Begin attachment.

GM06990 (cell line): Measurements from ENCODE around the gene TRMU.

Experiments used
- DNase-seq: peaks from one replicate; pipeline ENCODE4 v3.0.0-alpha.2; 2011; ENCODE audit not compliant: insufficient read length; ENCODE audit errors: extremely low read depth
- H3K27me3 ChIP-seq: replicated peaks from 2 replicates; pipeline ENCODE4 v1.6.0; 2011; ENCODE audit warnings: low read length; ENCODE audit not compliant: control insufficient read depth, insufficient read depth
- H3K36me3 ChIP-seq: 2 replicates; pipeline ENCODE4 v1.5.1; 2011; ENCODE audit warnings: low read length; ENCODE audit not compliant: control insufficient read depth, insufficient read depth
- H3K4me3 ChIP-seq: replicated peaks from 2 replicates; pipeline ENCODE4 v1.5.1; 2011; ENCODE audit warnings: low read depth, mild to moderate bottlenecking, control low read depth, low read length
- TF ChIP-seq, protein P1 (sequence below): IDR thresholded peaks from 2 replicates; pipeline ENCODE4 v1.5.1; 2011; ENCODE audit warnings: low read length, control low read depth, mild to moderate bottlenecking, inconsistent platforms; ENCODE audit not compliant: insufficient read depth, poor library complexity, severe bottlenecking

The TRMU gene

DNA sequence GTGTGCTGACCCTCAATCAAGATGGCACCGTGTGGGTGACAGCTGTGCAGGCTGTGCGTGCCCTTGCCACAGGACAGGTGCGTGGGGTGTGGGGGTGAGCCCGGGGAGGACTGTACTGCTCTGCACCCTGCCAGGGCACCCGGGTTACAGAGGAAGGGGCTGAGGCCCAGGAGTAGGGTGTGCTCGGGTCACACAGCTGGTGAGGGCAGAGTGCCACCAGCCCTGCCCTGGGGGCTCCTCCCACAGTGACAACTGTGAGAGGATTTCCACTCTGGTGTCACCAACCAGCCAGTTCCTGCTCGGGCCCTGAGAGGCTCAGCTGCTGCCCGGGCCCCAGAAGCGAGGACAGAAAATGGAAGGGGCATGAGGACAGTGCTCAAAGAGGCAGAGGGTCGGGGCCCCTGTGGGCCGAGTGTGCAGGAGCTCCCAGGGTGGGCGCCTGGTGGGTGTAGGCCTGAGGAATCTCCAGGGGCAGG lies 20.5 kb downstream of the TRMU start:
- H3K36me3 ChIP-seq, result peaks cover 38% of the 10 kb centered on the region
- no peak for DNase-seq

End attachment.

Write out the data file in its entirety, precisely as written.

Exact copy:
GM06990 (cell line): Measurements from ENCODE around the gene TRMU.

Experiments used
- DNase-seq: peaks from one replicate; pipeline ENCODE4 v3.0.0-alpha.2; 2011; ENCODE audit not compliant: insufficient read length; ENCODE audit errors: extremely low read depth
- H3K27me3 ChIP-seq: replicated peaks from 2 replicates; pipeline ENCODE4 v1.6.0; 2011; ENCODE audit warnings: low read length; ENCODE audit not compliant: control insufficient read depth, insufficient read depth
- H3K36me3 ChIP-seq: 2 replicates; pipeline ENCODE4 v1.5.1; 2011; ENCODE audit warnings: low read length; ENCODE audit not compliant: control insufficient read depth, insufficient read depth
- H3K4me3 ChIP-seq: replicated peaks from 2 replicates; pipeline ENCODE4 v1.5.1; 2011; ENCODE audit warnings: low read depth, mild to moderate bottlenecking, control low read depth, low read length
- TF ChIP-seq, protein P1 (sequence below): IDR thresholded peaks from 2 replicates; pipeline ENCODE4 v1.5.1; 2011; ENCODE audit warnings: low read length, control low read depth, mild to moderate bottlenecking, inconsistent platforms; ENCODE audit not compliant: insufficient read depth, poor library complexity, severe bottlenecking

The TRMU gene

DNA sequence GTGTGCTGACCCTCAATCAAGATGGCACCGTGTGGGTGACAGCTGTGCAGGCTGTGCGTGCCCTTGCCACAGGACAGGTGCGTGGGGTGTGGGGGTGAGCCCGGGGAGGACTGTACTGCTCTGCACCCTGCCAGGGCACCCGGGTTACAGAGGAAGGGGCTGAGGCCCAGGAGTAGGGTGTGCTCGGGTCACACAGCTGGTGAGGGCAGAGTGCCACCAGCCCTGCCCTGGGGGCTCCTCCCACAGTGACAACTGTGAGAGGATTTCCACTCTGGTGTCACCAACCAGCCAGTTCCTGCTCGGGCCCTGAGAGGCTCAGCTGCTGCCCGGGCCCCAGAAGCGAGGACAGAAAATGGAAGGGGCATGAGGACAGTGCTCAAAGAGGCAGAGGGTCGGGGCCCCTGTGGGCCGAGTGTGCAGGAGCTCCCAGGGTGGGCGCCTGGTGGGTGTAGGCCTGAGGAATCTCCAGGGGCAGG lies 20.5 kb downstream of the TRMU start:
- H3K36me3 ChIP-seq, result peaks cover 38% of the 10 kb centered on the region
- no peak for DNase-seq